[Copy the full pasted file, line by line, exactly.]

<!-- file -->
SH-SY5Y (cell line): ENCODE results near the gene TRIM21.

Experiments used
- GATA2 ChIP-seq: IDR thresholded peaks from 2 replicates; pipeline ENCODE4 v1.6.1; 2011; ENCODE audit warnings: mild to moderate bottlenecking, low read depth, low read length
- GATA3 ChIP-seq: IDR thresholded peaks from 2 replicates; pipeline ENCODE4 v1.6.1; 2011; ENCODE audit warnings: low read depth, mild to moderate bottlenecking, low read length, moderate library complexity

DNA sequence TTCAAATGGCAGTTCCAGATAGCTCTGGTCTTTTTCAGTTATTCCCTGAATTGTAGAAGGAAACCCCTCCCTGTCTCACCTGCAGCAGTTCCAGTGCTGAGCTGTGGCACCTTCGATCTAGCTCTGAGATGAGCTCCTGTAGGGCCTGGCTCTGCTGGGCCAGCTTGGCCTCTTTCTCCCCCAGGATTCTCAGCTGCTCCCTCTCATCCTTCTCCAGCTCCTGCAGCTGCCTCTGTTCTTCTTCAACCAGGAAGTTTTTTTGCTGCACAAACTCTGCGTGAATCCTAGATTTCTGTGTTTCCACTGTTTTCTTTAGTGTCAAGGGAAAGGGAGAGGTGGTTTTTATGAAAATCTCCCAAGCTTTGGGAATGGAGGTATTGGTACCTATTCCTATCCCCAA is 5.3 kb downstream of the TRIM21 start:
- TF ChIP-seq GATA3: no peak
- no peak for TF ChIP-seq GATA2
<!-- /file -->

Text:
SH-SY5Y (cell line): ENCODE results near the gene TRIM21.

Experiments used
- GATA2 ChIP-seq: IDR thresholded peaks from 2 replicates; pipeline ENCODE4 v1.6.1; 2011; ENCODE audit warnings: mild to moderate bottlenecking, low read depth, low read length
- GATA3 ChIP-seq: IDR thresholded peaks from 2 replicates; pipeline ENCODE4 v1.6.1; 2011; ENCODE audit warnings: low read depth, mild to moderate bottlenecking, low read length, moderate library complexity

DNA sequence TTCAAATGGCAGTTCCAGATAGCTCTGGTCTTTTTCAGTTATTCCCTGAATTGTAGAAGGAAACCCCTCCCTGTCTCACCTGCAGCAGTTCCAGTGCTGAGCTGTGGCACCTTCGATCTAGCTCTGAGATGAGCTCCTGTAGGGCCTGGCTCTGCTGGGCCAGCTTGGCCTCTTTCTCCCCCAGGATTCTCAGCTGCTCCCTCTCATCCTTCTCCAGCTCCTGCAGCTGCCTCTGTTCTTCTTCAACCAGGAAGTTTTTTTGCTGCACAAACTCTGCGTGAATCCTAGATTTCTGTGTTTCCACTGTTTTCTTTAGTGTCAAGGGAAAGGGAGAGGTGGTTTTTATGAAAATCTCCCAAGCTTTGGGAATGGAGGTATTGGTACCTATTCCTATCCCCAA is 5.3 kb downstream of the TRIM21 start:
- TF ChIP-seq GATA3: no peak
- no peak for TF ChIP-seq GATA2